If it becomes law then those who will have voted for it will not escape the
wrath of God for trying to silence Him.

He, who has ears to hear, let him hear.

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Zim Standard

Nothing new in what Chihuri said

THE two investigations into politically inspired violence in Manicaland
could, like many other inquiries before them, turn out to be nothing more
than a gigantic whitewash.

Police Commissioner, Augustine Chihuri, last week warned that the police
would not tolerate any violence especially during the run-up to next year's
parliamentary elections.
Chihuri warned: "As we proceed towards the 2005 parliamentary elections,
there have already been acts of inter- and intra-party political violence in
parts of the country. In these acts of criminality, life has been threatened
and property damaged. This barbaric type of political activism in which
youths are used as cannon fodder should cease forthwith."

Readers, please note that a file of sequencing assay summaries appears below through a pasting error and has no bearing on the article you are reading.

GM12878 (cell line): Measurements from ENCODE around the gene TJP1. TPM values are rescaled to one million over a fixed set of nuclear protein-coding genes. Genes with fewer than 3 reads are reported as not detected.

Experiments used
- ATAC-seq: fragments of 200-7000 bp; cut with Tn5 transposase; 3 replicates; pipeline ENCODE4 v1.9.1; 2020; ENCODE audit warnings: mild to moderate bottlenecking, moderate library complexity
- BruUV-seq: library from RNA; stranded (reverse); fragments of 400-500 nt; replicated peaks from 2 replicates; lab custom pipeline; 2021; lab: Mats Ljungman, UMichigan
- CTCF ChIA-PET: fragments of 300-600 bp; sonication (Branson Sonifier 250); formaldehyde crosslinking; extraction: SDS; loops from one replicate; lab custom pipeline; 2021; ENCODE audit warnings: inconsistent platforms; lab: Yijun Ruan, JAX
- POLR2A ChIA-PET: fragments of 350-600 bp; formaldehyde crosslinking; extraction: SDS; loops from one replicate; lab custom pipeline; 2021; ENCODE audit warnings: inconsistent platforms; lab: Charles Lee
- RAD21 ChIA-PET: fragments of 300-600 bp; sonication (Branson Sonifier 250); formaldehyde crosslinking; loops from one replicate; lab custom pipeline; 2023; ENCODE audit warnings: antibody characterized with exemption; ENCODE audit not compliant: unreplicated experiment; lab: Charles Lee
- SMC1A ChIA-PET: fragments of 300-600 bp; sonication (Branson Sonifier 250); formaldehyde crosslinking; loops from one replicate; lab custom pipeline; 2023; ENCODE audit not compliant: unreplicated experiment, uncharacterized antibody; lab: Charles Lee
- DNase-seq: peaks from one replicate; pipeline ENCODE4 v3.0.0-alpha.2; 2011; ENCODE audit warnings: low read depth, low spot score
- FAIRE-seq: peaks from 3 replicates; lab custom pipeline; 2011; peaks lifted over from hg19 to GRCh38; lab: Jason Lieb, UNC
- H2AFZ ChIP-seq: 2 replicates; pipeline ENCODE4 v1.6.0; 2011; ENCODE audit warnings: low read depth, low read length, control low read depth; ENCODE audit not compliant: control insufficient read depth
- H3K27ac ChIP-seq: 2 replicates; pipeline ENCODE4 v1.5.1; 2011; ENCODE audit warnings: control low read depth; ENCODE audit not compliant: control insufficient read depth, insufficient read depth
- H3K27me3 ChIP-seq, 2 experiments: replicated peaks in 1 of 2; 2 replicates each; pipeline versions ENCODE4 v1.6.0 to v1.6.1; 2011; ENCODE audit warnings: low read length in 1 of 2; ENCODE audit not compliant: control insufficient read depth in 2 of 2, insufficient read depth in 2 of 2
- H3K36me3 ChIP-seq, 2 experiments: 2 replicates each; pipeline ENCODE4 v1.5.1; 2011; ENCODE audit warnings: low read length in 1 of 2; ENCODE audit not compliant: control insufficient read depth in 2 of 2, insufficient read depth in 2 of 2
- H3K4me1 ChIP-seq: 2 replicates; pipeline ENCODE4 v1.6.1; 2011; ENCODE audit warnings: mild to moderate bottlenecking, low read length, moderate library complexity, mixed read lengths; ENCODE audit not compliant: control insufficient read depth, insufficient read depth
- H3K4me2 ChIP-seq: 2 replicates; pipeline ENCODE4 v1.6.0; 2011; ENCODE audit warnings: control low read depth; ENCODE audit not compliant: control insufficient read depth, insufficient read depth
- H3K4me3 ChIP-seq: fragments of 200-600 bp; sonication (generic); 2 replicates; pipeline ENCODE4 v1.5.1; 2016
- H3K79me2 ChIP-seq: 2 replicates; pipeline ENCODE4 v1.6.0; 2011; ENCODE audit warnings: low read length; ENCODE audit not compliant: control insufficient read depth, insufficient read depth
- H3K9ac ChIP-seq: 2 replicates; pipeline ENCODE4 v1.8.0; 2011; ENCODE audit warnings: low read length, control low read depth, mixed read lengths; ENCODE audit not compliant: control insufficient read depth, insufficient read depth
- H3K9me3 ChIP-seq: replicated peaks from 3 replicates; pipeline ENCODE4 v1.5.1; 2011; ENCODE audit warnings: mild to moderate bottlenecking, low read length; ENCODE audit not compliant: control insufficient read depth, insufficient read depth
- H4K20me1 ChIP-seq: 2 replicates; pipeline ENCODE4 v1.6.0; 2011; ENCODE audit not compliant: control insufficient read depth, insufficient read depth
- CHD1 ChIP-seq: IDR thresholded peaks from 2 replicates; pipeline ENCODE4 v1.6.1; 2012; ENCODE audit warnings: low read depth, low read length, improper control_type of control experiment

Zimbabwe Republic Police officers, he said, were under instruction to have
zero tolerance of any situation or activities, which they perceive as
contributing to violence. The ruling party, Zanu PF, has instituted the
second inquiry.

A police board of inquiry investigating recent political violence in Rusape
has implicated Makoni North Member of Parliament (Zanu PF), Didymus Mutasa,
who is also the Minister of Special Affairs Responsible for Anti-Corruption.

Many people in and around Rusape, who are not supporters of the ruling
party, live in terror of youths, who are known followers of the minister.
Rusape is a no-go area for non-Zanu PF supporters and merely being found in
possession of a private newspaper, for example, can invite trouble.

The police inquiry found that the minister has a case to answer and
recommended that all parties and persons involved or implicated in the
assaults, destruction of property and public violence should be dealt with
in terms of the law regardless of "status or station in life".

Tough talking, but this is the usual rhetoric that precedes every election
in this country. There is nothing really new, apart from the time this
directive is issued. Many will view these developments with a lot of
scepticism. Over the past two years the hopes and expectations of the nation
have been raised unnecessarily, only to be dashed altogether.